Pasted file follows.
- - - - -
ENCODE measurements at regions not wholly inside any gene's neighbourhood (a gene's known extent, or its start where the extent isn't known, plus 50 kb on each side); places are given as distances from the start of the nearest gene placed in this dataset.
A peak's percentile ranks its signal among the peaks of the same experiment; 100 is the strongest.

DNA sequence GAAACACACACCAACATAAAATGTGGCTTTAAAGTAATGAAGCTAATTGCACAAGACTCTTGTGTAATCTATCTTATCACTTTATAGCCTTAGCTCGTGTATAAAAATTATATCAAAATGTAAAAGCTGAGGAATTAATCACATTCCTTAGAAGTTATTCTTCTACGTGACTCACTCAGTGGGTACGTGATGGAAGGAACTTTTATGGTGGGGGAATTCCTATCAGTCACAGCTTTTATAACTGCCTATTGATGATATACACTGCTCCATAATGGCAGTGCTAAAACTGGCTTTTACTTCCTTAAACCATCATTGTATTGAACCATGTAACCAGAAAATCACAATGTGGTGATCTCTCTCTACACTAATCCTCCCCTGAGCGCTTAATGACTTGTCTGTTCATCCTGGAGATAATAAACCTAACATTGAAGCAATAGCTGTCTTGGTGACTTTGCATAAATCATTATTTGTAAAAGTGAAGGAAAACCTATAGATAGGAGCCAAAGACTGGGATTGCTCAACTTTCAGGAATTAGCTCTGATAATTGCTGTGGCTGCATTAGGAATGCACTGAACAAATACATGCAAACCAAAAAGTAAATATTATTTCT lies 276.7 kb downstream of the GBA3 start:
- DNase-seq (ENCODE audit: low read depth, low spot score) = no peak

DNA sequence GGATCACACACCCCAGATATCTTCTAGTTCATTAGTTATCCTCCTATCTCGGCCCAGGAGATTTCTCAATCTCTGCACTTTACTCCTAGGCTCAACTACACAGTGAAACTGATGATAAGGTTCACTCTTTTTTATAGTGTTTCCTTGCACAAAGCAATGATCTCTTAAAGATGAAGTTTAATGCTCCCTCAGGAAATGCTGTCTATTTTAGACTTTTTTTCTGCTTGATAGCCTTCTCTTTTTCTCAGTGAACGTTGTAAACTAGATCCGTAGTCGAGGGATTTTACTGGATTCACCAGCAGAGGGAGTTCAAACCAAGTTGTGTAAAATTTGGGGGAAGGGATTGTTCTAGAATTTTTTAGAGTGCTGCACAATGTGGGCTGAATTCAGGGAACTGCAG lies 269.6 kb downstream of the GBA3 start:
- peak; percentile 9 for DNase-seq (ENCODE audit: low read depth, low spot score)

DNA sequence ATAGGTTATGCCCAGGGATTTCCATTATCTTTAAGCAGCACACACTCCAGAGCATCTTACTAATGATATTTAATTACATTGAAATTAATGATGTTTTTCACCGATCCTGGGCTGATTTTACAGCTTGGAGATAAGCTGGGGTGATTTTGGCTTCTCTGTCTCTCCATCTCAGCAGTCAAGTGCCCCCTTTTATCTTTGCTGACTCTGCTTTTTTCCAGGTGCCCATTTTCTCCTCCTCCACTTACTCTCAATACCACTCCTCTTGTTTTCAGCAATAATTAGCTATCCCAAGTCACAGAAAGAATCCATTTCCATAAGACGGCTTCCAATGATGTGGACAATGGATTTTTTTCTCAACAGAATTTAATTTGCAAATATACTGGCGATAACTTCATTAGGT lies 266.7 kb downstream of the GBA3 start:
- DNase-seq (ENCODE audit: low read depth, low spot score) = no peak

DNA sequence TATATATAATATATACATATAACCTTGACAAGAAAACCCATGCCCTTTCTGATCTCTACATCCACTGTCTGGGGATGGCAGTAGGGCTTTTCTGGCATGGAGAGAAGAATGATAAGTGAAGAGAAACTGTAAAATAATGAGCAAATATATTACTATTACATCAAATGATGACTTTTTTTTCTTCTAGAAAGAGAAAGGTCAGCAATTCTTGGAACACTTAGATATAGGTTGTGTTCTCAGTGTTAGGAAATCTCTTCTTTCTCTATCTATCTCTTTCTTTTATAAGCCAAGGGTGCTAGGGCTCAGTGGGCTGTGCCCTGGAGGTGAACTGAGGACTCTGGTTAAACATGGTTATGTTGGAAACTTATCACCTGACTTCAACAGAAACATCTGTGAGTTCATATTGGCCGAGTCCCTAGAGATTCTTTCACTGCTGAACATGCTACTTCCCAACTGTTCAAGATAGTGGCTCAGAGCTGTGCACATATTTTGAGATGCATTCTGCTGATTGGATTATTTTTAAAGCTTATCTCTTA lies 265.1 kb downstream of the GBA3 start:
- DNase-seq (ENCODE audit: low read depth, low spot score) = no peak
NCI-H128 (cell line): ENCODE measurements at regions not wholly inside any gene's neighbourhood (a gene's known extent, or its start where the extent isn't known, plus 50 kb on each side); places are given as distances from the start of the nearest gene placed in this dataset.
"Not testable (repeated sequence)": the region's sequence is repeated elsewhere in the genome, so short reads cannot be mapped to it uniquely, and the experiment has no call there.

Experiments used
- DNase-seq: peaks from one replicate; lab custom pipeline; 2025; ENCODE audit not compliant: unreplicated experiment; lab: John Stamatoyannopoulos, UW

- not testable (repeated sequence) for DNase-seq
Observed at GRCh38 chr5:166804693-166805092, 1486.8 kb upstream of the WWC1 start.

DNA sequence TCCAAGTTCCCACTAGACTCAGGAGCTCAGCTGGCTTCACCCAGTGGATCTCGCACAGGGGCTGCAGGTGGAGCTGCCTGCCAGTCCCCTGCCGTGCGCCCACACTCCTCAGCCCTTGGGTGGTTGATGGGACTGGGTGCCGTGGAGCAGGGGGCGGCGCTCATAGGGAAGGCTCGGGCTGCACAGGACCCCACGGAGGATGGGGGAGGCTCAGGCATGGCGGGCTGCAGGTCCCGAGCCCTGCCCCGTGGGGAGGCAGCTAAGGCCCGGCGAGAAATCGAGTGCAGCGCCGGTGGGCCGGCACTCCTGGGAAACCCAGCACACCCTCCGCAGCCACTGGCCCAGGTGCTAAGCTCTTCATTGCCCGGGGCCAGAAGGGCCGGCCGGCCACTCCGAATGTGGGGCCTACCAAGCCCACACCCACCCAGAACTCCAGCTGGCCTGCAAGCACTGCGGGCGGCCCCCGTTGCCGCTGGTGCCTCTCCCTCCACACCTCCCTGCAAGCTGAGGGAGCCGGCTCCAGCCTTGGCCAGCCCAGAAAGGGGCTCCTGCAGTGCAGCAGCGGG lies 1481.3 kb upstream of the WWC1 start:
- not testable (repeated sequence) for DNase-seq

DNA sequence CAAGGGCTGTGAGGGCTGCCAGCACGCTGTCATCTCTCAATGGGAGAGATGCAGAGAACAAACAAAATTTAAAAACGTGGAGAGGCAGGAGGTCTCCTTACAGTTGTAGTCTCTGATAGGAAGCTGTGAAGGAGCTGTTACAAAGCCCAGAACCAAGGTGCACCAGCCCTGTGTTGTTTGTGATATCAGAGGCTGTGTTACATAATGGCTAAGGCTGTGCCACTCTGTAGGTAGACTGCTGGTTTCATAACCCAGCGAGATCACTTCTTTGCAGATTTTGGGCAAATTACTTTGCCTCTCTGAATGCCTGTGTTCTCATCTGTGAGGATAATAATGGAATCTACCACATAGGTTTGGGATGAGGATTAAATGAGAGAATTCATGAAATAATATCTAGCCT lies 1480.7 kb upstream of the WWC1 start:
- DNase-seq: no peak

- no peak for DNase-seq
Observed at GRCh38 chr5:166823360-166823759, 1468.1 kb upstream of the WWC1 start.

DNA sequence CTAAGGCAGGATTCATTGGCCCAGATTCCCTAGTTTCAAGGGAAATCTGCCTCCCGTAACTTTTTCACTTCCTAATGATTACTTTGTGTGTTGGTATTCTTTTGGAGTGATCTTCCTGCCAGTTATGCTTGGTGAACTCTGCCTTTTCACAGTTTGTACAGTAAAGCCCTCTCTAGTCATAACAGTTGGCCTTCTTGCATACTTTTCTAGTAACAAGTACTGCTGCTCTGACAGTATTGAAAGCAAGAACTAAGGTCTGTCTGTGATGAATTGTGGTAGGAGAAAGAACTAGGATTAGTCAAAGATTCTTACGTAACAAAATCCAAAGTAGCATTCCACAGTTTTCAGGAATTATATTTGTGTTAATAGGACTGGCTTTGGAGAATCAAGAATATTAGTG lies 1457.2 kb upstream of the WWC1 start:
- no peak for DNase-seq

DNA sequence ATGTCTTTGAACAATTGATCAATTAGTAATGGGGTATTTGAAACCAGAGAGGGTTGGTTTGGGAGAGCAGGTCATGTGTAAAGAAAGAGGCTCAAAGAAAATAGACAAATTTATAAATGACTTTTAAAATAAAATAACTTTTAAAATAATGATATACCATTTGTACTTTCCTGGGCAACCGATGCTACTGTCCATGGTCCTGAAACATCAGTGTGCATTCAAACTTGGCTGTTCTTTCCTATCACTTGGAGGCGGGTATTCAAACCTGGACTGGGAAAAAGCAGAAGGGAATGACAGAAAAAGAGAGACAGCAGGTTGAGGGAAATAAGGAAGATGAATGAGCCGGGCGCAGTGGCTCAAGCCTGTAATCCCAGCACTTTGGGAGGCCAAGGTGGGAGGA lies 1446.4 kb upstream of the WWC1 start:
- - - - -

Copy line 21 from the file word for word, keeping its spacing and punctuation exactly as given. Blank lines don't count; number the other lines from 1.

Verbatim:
- no peak for DNase-seq